The first half of Article 53(b) of the European Patent Convention (EPC) states that essentially biological processes (EBPs) for the production of plants or animals are an exception to patent protection.
This small provision (which implements Art 4 of the Biotechnology Directive) has been the surprising source of conflict between the EU Commission and the Enlarged Board of the EPO about whether the products of EBPs are themselves patentable, as explained below:
A process is an EBP "if it consists entirely of natural phenomena such as crossing or selection" (Rule 26(5) EPC). EBPs do not, therefore, include genetic manipulation or the production of transgenic animals through chromosomal incorporation.
In consolidated cases Broccoli/PLANT BIOSCIENCE G 2/07 and Tomatoes/STATE OF ISRAEL G 1/08, the Enlarged Board holds EBPs within the meaning of Article 53(b) EPC to include a non-microbiological process for the production of plants which contains or consists of the steps of sexually crossing the whole genomes of plants and of subsequently selecting plants.
Such a process does not escape exclusion merely because it contains a step of a technical nature which serves to enable or assist the performance of the steps of sexually crossing the whole genomes of plants or of subsequently selecting plants.
On 3 November 2016, the European Commission adopted Notice 2016/C 411/03, relating to the Art 4 Biotechnology Directive, stating its view that animals and plants derived from EBPs should also not be patentable.
Previously, there had been differing views between the EPO and the EU on the interpretation of Articles 53(b) of the EPC, regarding the patentability of EBPs and their products. The EU had stated that both processes and products are not patentable and the Enlarged Board concluded in joined cases G2/12 (Tomatoes II, which concerned a method for breeding tomatoes having reduced water content, and the product of the method) and G2/13 (Broccoli II, which concerned a method for selective increase of the anticarcinogenic glucosinolates in brassica species), that the resultant animal or plants of an EBP may be patented even though the process may not.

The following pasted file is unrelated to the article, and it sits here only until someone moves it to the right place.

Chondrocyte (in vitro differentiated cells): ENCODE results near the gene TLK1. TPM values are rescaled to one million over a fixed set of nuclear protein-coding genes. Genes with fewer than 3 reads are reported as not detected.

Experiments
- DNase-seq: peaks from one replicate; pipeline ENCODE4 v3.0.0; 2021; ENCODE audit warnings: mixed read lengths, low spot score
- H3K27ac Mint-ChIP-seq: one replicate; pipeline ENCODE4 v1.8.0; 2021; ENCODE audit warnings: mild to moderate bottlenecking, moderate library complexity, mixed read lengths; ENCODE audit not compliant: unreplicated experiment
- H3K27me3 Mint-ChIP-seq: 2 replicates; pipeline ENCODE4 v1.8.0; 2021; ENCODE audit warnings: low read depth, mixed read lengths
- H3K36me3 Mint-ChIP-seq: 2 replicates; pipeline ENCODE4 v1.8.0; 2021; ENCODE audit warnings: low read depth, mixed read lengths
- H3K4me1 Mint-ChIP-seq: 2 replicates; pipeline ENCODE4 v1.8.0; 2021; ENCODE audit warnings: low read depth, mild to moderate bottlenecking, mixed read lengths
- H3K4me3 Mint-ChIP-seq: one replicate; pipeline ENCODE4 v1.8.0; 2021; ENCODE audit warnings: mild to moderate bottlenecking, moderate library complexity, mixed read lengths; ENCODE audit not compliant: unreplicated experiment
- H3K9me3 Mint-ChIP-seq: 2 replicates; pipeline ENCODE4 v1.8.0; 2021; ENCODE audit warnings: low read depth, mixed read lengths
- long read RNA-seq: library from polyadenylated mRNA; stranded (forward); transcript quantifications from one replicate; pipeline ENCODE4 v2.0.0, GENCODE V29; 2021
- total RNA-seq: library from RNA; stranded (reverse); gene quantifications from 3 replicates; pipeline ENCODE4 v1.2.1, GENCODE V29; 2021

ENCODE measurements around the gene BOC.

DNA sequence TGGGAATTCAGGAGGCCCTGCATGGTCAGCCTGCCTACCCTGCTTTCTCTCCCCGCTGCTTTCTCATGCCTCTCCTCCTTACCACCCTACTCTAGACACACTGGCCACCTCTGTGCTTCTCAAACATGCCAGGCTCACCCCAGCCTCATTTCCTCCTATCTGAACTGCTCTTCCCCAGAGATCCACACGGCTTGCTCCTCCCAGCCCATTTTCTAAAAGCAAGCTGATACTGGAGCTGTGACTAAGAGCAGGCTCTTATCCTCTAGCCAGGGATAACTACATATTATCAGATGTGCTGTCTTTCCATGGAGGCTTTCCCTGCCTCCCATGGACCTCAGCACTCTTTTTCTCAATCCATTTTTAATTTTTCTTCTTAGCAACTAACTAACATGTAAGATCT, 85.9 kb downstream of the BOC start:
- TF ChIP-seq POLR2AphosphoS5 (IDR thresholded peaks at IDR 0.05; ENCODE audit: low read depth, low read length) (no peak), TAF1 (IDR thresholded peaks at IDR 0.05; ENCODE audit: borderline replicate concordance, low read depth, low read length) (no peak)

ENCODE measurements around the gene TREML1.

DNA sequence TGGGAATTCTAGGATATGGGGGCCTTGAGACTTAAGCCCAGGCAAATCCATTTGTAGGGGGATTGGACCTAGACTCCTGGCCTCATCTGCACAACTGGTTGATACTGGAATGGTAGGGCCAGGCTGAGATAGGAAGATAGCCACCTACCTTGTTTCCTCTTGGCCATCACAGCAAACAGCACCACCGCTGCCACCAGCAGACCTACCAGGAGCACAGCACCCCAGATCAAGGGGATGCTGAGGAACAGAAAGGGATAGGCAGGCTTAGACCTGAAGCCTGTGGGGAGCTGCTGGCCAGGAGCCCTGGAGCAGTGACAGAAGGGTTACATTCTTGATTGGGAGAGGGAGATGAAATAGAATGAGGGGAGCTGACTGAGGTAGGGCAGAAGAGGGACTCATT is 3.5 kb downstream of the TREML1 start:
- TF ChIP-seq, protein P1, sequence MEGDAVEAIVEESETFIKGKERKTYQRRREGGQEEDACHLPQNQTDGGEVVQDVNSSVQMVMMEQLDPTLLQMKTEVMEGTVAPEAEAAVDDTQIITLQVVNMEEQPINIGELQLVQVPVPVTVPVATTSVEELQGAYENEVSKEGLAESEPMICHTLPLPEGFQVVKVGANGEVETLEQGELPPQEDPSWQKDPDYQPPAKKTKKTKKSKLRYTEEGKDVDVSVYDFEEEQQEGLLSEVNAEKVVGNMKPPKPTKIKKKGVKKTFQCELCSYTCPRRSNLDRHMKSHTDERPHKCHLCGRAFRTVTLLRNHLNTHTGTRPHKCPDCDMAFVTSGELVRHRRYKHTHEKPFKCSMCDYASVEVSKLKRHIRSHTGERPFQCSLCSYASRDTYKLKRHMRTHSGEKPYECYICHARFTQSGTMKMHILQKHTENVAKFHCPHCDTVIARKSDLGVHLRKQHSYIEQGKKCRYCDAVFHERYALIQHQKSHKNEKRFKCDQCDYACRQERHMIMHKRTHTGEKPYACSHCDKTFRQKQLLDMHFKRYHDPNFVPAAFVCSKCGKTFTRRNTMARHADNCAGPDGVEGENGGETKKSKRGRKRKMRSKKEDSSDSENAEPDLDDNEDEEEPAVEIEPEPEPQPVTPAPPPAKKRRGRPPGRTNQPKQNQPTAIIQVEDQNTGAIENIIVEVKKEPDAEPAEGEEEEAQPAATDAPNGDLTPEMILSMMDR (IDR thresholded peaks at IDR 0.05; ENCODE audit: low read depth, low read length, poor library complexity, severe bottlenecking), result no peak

Further to the Commission Notice, however, the EPO published its own notice on 29 June 2017 stating that, for patent applications filed on or after 1 July 2017, it would exclude from patentability applications for plants and animals exclusively obtained by an essentially biological breeding process. The EPO says in its notice that while the Biotechnology Directive excluded EBPs from patentability it did not provide for a clear exclusion for plants or animals obtained from such processes.
It was now clarified in the Commission Notice, the EPO explained, that the European legislator's intention is to exclude not only these processes but also the products obtained by them. As a result, Rule 28 EPC was amended by addition of paragraph (2) to clarify that the exclusion applies to plants or animals exclusively obtained by means of an essentially biological process.
Subsequently, however, in a further twist, the Technical Board of Appeal has held in T 1063/18 that Rule 28(2) is incompatible with Articles 53(b) EPC as interpreted by the Enlarged Board. The board saw no reason to deviate from that interpretation. The Technical Board concluded that the provisions of the EPC would prevail.
It remains to be seen whether further decisions of the Technical Boards of Appeal will follow the authority of G2/12 and G2/13, or the amended Rule 28. A decision of the Enlarged Board is now needed to settle the matter at the EPO, but it is also possible that a national court could refer the issue to the Court of Justice of the European Union if the opportunity arises. A conflict between EPC and European Union law could, therefore, continue.
This is an extract from A Practitioner's Guide to European Patent Law, to be published later in 2019, by Paul England and with contributions from Sara Burghart, Judith Krens and François Pochart.